Last Friday the New York Times published a front-page story titled “The Oil Industry’s Covert Campaign to Rewrite American Car Emissions Rules.” The article pointed out that Exxon Mobil, Chevron, Marathon Oil, Koch Industries and other oil/refining interests won “rollbacks” to vehicle fuel mileage rules that “have gone further than the more modest changes automakers originally lobbied for.” The legislative changes are expected to “increase greenhouse gas emissions in the United States by more than the amount many midsize countries put out in a year.”

With internal combustion engines consuming nearly two-thirds of US petroleum, industry profits are threatened by measures that cut gasoline consumption (be it better fuel mileage, diverting funds from roadway, eliminating auto infrastructure, etc.). About 150,000 gas stations do hundreds of billions of dollars in sales every year. In The End of Oil: On the Edge of a Perilous New World Paul Roberts explains that the oil industry’s business model is planned around the gasoline pump, “from the kind of crude oil it sought to the kind of refineries it built, to its intense focus on retail marketing.”

The oil industry’s recent opposition to regulating automakers is consistent with its history of promoting automobility, as I and Bianca Mugyenyi detail in Stop Signs: Cars and Capitalism on the Road to Economic, Social and Ecological Decay. As far back as 1925, oil representatives packed a committee organized by the US surgeon-general concerning the health effects of leaded gas. They successfully argued that lead was harmless despite the fact that companies such as Standard Oil of New Jersey knew leaded gasoline  was a health threat. Over the next 60 years lead levels increased a hundred-fold until it was finally banned in 1986.

In the 1930s and 40s Standard Oil of California and Phillips Petroleum were part of the corporate conspiracy against trolleys  that changed the face of urban landscapes across North America. With General Motors and other companies they set up a network of front organizations that ripped up, converted and resold a hundred electric transit systems in 45 cities.

Amidst increasing smog in California in the 1950s, oil interests engaged in a fight against anti-pollution legislation. They financed  the Stanford Research Institute to contest the findings of Professor Arie J. Haagen-Smit who demonstrated that automobiles  and oil refineries were the major sources of smog.

In 1970 oil companies helped defeat  California’s Proposition 18, an initiative to divert a small portion of the state gas tax to public transit.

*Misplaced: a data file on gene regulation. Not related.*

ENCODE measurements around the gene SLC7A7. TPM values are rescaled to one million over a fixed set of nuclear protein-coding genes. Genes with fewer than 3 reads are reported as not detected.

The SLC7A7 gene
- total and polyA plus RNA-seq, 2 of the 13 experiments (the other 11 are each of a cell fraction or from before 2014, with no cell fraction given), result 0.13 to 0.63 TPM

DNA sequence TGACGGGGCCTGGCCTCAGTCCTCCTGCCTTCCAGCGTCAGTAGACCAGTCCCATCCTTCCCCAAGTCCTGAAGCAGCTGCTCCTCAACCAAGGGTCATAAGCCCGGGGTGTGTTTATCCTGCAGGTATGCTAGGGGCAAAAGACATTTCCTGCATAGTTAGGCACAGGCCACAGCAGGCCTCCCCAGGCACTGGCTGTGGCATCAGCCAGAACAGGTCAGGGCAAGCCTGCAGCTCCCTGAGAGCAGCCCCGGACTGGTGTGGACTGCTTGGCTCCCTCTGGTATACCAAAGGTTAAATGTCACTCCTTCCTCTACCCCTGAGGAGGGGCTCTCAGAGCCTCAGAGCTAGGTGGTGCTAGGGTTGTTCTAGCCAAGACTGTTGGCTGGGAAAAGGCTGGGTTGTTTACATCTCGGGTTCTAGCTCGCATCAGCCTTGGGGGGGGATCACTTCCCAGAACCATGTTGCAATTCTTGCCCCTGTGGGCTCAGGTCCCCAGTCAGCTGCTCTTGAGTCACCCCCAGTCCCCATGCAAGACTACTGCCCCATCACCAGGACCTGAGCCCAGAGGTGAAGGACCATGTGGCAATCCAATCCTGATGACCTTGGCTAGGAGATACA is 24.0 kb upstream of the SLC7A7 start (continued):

Oil companies were part of the National Highway Users Conference (NHUC) that was set up during the Depression to lobby for roadway funding. When the Chicago Transit Authority proposed using $30 million in state fuel tax to finance improvements to mass transit in the mid-1950s, the NHUC sent in two full-time workers to successfully coordinate opposition (with the Illinois Highway Users Conference) against the proposal.

In 1951, the NHUC launched Project  Adequate Roads, which called for a national highway system. Project Adequate Roads helped win the massive Interstate Highway System.

Oil interests were part of another group that lobbied for the Interstate. Beginning in 1942 the “Road Gang”, a secret society of men representing, automobile, truck and tire makers as well highway engineers, top highway bureaucrats, etc. met regularly in a private Washington, DC, restaurant to push for more roadway.

The private automobile has risen to dominance in large part because of its ability to draw together a wide array of powerful corporate interests from steel makers to real estate developers, rubber companies to big box retailers. During the automobile’s embryonic phase, the oil industry was already big business. At that time, oil was mainly used to fuel the kerosene lamp, a business destroyed by the emergence of gas and electrical illumination. The powerful oil interests of the day, led by the Rockefeller family, were bailed out of this crisis and set up for life with the advent of the automobile. And as barrel upon barrel was drained from the earth and pumped into gas tanks, big oil swam in its profits.

So, in many respects, oil interests lobbying against restrictions on automakers is simply business as usual, given their history of promoting automobility. But, given the dangers of climate disturbances ‘business as usual’ takes on the appearance of a criminal corporate conspiracy to destroy civilization.